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Financial Advisors for Young Attorneys

Post by Anonymous User » Wed Jan 02, 2019 4:46 pm

I've read the Personal Finance 101 post that I assume everyone will direct me to once they see this posting, but I am busy and do not want to manage my investments personally if I do not have to, for a number of other reasons as well.

I know I want an advisor who is a fiduciary but how do I actually find the right person/firm aside from word of mouth? I'm a newly minted Biglaw associate and significant money is sitting in my savings account that I'd like to put to work somehow, I just don't trust myself to do so. Should I try to find someone experienced with young attorneys or something along those lines? Obviously want someone familiar with back door Roth process and other strategies, but what else should I look for?

Any tips/advice on finding the right advisor would be greatly appreciated!

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nealric

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Re: Financial Advisors for Young Attorneys

Post by nealric » Wed Jan 02, 2019 5:07 pm

Anonymous User wrote:I've read the Personal Finance 101 post that I assume everyone will direct me to once they see this posting, but I am busy and do not want to manage my investments personally if I do not have to, for a number of other reasons as well.

I know I want an advisor who is a fiduciary but how do I actually find the right person/firm aside from word of mouth? I'm a newly minted Biglaw associate and significant money is sitting in my savings account that I'd like to put to work somehow, I just don't trust myself to do so. Should I try to find someone experienced with young attorneys or something along those lines? Obviously want someone familiar with back door Roth process and other strategies, but what else should I look for?

Any tips/advice on finding the right advisor would be greatly appreciated!
Managing your own investments is a LOT easier than you think.

First, build an emergency fund of 3-6 months expenses. Stick it in a high-yield savings acount. Ally or Goldman Sachs (Marcus) offer a bit over 2% these days. Then...

As a young professional, you want the majority if your money in a low fee-index fund that tracks the broad stock market as much as possible. Most people recommend 70-80%. The Vanguard total stock market ETF (ticker symbol VTI) is an excellent foundation. For the rest, you want a low-fee broad market bond fund such as VBTLX. Since you will probably start with your firm/company 401k, the best options will depend on what it offers, but good plans will offer at least an S&P 500 index fund and a broad bond fund. Keep an eye out on fees- there's no reason to pay an expense ratio higher than .05%.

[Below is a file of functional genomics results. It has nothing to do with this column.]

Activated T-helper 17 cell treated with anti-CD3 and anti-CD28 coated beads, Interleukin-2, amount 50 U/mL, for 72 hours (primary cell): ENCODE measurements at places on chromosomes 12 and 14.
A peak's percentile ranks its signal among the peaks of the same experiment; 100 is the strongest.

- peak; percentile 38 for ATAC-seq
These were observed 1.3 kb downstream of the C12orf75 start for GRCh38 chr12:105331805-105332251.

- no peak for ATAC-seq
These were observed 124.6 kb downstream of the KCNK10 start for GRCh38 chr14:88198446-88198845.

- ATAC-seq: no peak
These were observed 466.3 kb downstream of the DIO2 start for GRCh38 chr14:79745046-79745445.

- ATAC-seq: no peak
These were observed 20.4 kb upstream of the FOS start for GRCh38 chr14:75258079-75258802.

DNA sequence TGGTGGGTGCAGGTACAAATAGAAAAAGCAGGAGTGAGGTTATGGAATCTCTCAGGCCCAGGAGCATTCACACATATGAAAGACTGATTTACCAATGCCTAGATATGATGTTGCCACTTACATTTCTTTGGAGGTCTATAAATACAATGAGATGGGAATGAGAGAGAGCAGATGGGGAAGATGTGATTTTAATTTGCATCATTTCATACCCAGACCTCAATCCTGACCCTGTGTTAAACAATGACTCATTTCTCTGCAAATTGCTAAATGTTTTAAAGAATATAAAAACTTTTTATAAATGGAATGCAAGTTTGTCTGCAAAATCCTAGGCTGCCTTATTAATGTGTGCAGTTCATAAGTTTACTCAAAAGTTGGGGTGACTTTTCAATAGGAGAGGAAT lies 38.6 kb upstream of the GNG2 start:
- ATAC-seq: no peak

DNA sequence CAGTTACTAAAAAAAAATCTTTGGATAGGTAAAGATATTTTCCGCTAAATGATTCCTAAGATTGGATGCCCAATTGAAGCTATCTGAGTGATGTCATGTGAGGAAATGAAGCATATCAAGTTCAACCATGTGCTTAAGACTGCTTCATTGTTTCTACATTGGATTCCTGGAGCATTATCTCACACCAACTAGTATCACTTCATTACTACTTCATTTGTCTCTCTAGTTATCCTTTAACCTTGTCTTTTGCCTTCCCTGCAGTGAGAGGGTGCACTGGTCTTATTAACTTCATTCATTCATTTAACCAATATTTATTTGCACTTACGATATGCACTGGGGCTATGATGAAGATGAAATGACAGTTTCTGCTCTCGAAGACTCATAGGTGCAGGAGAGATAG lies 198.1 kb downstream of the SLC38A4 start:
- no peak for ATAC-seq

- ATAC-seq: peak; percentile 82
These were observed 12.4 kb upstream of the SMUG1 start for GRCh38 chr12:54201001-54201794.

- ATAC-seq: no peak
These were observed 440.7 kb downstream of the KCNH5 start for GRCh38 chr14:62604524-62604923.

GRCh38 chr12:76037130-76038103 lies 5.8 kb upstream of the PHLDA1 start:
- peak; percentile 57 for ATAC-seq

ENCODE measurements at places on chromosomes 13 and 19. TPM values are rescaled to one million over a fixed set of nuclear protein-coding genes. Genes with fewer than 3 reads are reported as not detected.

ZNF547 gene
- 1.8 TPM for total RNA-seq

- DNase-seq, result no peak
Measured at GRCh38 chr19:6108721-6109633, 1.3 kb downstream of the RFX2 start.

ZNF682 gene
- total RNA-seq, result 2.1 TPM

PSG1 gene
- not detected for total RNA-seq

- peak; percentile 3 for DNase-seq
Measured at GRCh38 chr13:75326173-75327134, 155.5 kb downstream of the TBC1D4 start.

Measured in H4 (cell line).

Then...

Do nothing. Contribute each month. That's it- there's almost no managing to be done. Re balance once a year to keep your allocation where you intend it (i.e. so you stay at 80/20)

The only wrinkle to this simplicity is tax optimization, which involves several different accounts (many of whihc may already be created by your employer). Once you've maxed out your 401k, you also want to max out your Roth IRA. Since you are in biglaw, you will need to contribute to a taxable IRA and then convert it (fairly painless with any of the major brokerages like Vanguard or Fidelity). You also want to max out your HSA as it can be used like an additional retirement account. If you have a kid that you plan on bankrolling college for, consider adding a 529 after everything else. THEN, you can start a regular taxable brokerage account. That gets a little more complex if you are looking at things like tax loss harvesting (selling lots a loss and then buying similar (but not identical) funds immediately after in order to take a tax benefit from the loss).

The reason why you shouldn't get an adviser: the fees. Even a fiduciary adviser is usually going to be expensive. 1% of portfolio is pretty common. That doesn't sound like much, but think of it as paying 25% of your income over to that adviser in retirement (an annual drawdown of 4% is a commonly recommended rule of thumb). That said, if you want to hire someone just to walk you though getting everything setup, there are hourly-fee only advisers who will be willing to do this- but even a fiduciary will often push relatively expensive funds they have relationships with. If you MUST hire an adviser to manage (rather than just advise), Vanguard offers this service about as cheaply as anyone at around .3% of your portfolio.

I highly recommend the site boggleheads.com if you want to read more about this. They have a great wikipage talking about the advantages of the approach I've outlined above.

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